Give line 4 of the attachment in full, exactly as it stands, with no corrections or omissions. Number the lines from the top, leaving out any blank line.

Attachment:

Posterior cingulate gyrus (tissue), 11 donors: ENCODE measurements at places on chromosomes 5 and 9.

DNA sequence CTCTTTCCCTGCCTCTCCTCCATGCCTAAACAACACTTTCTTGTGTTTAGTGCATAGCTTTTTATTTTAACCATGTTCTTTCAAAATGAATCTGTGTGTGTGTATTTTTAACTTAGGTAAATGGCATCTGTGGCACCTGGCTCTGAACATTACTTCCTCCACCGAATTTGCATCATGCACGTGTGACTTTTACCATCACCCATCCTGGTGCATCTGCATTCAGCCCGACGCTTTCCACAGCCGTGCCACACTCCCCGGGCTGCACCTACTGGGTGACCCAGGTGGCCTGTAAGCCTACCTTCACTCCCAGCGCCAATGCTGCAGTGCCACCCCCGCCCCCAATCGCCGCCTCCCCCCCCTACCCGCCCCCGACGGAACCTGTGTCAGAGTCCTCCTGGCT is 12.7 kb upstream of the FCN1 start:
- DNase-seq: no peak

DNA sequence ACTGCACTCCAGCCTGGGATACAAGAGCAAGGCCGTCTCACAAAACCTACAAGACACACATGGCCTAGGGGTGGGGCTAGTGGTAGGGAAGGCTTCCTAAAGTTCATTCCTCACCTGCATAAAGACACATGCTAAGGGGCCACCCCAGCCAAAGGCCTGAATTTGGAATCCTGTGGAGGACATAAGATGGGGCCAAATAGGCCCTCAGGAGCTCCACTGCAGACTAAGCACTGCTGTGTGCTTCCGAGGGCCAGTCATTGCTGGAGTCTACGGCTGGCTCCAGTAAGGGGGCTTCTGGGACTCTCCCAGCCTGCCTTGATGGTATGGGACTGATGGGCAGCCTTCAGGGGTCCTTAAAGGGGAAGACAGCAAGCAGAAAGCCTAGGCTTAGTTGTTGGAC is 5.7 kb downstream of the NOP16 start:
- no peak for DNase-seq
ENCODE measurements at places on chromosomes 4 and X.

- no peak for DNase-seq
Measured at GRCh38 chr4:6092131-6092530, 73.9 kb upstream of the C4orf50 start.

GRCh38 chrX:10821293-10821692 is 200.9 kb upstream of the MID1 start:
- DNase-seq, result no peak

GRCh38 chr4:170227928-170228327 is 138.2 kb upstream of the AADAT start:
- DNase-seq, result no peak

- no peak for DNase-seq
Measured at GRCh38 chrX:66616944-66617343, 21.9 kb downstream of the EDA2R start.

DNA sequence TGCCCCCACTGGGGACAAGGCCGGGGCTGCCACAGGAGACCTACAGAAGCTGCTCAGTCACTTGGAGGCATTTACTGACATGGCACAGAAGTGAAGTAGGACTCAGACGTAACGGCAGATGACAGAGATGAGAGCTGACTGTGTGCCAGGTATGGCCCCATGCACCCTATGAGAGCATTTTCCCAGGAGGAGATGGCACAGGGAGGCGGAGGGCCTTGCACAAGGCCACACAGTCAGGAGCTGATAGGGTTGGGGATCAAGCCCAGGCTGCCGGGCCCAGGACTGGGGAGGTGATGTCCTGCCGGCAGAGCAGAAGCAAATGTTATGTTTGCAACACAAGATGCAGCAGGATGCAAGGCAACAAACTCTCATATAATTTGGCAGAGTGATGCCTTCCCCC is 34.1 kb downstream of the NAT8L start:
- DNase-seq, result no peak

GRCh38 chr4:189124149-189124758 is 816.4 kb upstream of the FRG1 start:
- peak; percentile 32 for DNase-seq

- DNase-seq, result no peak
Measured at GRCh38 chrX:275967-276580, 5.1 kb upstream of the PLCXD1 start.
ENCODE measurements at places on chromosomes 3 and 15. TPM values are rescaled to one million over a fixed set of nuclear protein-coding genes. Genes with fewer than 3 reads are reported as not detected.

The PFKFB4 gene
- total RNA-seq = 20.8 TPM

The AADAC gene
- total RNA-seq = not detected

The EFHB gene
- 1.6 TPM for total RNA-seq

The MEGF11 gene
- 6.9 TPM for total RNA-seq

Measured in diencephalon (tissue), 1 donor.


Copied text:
DNA sequence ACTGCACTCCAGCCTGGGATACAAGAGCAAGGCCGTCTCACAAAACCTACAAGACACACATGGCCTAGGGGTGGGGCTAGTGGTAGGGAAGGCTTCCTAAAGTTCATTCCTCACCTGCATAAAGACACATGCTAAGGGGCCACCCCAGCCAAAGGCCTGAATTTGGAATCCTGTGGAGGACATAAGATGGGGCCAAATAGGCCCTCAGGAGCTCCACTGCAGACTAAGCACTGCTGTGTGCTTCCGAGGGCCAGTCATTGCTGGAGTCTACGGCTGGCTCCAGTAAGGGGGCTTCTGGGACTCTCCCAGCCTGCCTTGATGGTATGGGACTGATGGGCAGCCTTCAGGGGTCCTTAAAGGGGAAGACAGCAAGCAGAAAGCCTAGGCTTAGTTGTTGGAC is 5.7 kb downstream of the NOP16 start: